Intro: How to Create / Edit Drum Patterns in Ableton
This lesson will show you how to record, draw and edit drum patterns with Live.
Step 1: Loading Impulse
We're going to start from scratch, so press [Ctrl + N] on Windows or [CMD + N] on Mac to create a new Live Set.
We will be using Live's built-in Impulse instrument. Impulse is found among the devices listed in the Device Browser, which appears at the upper left of the screen.
Impulse resides in the Instruments folder. If you open Impulse's folder, you'll find a selection of drum kit presets, saved as Instrument Racks. These Racks combine the Impulse instrument with a selection of Live's audio effects.
Select a preset that you find interesting. ("Backbeat Room" works well in our case).
Step 2: Adding Instrument to Midi
Click on the preset, and drag it to the right into the track labeled "2 MIDI." Notice the mouse's cursor will indicate that the instrument can be dropped here.
After releasing the mouse button, notice that the track name changes to "2 Backbeat Room." You'll also see the preset appear at the bottom of the screen.
You can also drop the Impulse preset into the "empty" space next to the tracks and have Live create a new MIDI track for the instrument.
Step 3: Playing Impulse
When we loaded the Impulse preset to the MIDI track, the track's Arm button (red button on bottom of arrangement view) activated automatically. This allows incoming MIDI to arrive at the track.
If you have a MIDI keyboard connected to the computer, the white notes played in the C3-C4 octave range should now arrive at Impulse.
If you don't have a MIDI keyboard available, you can use the computer's keyboard instead. To do this, make sure the Computer MIDI Keyboard switch is enabled at the upper right corner of the screen.
Step 4: Recording a Pattern
Let's record a drum pattern. The new pattern will reside in its own new MIDI clip. Double-click any empty Session slot in the track that contains the Impulse instrument (be careful not to click any of the round record buttons at the clips' left-hand sides as you do this).
Play C3 on your MIDI keyboard, or hit the computer keyboard's "A" key. You will hear the corresponding drum sound immediately, and again once every bar. Every note that you play will be captured in the new pattern and played once every loop cycle.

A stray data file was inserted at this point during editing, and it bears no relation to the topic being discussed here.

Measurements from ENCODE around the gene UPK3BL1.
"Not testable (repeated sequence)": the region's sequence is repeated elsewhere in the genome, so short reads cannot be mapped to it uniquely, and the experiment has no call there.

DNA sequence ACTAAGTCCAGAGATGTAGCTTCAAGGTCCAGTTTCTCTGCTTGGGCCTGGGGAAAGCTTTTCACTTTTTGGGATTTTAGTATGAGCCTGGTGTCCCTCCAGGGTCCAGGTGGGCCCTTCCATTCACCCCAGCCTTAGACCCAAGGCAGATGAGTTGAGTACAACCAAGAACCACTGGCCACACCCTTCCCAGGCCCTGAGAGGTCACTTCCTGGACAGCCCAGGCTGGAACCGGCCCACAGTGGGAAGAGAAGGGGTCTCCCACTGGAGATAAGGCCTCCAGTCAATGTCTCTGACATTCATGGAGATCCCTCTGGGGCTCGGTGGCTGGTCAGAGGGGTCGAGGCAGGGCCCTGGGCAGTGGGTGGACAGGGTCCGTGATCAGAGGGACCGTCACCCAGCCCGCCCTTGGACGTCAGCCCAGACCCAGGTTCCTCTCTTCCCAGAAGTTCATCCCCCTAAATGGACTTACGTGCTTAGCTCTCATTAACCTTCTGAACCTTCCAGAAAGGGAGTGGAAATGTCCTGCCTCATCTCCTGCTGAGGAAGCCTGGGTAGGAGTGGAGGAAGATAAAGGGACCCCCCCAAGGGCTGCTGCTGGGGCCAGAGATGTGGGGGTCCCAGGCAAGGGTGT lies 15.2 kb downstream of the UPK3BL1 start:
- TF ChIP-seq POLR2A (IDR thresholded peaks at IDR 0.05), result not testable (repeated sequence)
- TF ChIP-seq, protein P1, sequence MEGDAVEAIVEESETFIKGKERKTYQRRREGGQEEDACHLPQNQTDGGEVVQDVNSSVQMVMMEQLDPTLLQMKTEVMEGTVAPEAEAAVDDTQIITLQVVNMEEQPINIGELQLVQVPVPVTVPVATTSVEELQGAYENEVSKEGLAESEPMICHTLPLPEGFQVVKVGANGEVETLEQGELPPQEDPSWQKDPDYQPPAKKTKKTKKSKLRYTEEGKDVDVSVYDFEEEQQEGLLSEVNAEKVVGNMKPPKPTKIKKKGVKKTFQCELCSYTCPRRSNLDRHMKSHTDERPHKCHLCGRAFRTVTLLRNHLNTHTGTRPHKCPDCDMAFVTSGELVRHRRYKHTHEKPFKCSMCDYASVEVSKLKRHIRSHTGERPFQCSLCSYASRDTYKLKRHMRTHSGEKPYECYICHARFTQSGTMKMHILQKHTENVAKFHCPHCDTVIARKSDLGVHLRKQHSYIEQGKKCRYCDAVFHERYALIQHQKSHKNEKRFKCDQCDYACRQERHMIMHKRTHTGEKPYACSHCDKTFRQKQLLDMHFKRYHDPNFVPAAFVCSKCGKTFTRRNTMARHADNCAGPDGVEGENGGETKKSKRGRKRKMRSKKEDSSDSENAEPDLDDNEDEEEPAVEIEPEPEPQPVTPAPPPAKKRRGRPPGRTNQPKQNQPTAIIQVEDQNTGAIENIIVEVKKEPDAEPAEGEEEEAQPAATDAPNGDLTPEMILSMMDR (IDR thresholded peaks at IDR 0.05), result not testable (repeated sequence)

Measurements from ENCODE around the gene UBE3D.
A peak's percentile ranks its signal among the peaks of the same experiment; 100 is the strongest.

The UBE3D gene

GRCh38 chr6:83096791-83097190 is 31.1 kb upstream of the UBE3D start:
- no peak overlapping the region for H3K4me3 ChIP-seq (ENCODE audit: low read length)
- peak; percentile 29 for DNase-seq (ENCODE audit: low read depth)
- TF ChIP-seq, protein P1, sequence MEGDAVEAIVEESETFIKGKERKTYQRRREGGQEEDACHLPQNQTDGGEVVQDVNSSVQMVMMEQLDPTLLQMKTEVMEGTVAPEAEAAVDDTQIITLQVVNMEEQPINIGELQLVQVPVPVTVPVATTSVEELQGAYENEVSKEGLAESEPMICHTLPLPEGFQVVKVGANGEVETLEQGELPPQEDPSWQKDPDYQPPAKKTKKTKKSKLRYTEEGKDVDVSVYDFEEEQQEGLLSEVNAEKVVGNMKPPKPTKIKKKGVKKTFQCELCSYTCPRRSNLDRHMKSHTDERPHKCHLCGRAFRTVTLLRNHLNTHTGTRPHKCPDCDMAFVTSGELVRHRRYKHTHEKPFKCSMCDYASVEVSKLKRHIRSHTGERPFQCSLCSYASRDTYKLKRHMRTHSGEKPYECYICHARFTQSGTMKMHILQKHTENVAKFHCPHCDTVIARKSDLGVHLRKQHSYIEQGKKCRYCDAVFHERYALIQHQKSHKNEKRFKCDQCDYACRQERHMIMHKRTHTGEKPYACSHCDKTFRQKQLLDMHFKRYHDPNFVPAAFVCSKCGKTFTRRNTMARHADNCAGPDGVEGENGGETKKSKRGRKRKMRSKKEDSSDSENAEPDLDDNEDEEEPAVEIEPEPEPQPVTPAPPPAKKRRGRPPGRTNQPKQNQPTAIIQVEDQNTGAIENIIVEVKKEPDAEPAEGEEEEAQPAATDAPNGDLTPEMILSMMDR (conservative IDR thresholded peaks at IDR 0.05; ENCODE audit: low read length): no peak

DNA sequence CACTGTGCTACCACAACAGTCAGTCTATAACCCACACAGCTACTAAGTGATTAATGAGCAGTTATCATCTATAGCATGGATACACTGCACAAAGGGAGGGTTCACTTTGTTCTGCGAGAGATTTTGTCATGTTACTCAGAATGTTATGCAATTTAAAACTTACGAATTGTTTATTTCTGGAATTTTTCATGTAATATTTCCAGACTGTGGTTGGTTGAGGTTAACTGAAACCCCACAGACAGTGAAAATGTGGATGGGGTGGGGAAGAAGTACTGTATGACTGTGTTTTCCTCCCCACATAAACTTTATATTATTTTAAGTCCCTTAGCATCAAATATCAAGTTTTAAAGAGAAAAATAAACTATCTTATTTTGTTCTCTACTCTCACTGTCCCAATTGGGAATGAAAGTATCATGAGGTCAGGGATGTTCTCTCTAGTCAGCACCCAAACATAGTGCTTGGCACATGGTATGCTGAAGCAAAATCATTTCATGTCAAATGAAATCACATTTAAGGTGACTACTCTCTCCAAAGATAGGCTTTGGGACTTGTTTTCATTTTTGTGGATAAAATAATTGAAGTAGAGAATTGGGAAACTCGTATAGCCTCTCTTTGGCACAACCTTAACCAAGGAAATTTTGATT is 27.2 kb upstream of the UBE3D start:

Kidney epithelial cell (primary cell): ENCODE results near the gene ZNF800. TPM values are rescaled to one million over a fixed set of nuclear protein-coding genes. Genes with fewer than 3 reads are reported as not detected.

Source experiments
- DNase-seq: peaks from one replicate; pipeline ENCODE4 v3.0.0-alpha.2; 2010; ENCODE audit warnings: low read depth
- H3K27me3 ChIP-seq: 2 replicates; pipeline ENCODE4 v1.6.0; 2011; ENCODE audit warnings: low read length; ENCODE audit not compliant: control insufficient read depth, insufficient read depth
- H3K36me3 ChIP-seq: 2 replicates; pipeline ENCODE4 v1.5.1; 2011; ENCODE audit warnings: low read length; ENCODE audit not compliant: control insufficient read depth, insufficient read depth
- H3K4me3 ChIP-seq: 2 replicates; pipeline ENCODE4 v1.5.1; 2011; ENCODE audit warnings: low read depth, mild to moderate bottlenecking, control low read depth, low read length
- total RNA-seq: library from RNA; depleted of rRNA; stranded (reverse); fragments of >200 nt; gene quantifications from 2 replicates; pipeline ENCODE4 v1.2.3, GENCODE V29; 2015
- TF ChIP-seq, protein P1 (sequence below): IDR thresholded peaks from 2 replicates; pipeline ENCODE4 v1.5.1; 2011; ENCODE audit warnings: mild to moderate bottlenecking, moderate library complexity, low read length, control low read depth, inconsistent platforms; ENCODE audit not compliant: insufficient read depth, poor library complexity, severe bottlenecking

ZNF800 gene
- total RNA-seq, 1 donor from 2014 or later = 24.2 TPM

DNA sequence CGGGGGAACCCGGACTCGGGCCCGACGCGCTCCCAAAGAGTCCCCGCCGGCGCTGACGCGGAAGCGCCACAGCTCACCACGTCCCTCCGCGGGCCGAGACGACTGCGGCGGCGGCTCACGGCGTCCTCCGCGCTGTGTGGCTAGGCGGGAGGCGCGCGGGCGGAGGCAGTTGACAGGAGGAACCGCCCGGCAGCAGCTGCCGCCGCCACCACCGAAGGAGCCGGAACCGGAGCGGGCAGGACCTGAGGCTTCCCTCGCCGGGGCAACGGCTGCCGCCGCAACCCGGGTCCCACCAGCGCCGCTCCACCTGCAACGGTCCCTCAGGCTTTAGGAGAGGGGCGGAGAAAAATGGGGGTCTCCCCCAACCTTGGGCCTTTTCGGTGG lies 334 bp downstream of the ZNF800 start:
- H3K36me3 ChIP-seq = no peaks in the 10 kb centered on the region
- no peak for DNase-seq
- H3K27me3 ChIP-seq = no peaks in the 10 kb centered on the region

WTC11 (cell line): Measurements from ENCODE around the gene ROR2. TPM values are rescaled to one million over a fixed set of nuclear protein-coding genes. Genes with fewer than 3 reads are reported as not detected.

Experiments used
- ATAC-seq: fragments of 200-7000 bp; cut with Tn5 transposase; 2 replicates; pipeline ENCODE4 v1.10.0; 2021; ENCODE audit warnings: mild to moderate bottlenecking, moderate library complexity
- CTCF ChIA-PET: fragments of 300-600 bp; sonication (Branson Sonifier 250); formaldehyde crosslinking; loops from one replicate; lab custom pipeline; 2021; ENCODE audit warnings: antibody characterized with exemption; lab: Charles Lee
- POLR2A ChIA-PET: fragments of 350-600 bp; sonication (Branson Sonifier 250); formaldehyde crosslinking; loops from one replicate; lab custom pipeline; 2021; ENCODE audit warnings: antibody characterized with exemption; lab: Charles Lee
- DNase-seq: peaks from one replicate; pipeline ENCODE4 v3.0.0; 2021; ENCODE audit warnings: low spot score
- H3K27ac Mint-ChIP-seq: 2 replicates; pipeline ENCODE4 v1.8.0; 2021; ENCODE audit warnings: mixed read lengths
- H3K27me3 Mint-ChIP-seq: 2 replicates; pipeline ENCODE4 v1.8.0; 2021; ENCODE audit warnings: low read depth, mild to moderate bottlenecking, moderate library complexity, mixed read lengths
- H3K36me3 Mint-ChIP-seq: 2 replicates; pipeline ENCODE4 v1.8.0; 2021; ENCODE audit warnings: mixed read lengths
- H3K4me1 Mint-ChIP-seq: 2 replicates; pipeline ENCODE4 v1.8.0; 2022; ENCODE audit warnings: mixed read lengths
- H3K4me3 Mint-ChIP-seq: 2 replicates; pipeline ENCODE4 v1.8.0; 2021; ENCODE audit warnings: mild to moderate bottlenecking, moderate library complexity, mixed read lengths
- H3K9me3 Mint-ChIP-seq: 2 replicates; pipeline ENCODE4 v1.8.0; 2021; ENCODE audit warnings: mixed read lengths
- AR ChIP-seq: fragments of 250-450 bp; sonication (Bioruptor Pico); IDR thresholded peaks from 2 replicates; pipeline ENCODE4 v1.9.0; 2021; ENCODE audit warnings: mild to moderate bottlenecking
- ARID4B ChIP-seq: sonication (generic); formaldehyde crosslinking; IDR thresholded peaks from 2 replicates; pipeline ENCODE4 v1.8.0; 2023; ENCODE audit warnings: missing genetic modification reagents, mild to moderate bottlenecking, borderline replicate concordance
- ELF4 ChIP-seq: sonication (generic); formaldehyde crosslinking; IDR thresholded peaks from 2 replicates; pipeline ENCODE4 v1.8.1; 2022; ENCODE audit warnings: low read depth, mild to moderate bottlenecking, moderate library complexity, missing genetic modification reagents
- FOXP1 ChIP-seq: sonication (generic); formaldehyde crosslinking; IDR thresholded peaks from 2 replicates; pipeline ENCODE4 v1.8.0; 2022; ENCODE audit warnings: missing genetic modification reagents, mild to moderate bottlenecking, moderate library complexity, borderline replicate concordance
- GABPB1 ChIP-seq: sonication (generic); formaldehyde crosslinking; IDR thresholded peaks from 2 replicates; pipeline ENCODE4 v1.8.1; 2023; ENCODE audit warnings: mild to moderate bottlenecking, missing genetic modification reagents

Step 5: Getting It Right
If your first pattern doesn't exactly match your expectations, don't give up. Use Undo ([Ctrl + Z] on Windows or [CMD + Z] on Mac) to get rid of all notes played in the pattern's last loop cycle. You can do this at any time, and in fact any number of times - until the pattern is empty. Watch as the Clip View's Note Editor reflects your changes.
To rehearse while the existing pattern plays, without adding notes to it, deactivate the Control Bar's Overdub switch. Turn overdubbing back on when you are ready to record again.
Step 6: Drawing and Editing Notes
Not only can you record patterns, you can also draw them. Make sure Draw Mode is engaged by clicking the pencil icon in the toolbar.
In Draw Mode, clicking into an empty grid tile in the Note Editor creates a note there; clicking into an occupied tile clears the tile. Dragging across tiles fills them or deletes them all.
When Draw Mode is deactivated, you can select notes by clicking them, or multi-select notes by clicking and dragging a selection box around them. Groups of selected notes can then be edited together.
Step 7: Drawing Velocities
Drawing in the Velocity Editor changes the velocities (intensities) of notes. The color of notes in the display corresponds to their velocities: darker notes will play louder.
To draw velocities for a single drum sound only, click the white piano key next to that sound's name, selecting only the notes that play that sound.
Step 8: Enjoy!
Have a great time building drum patterns and never stop improving.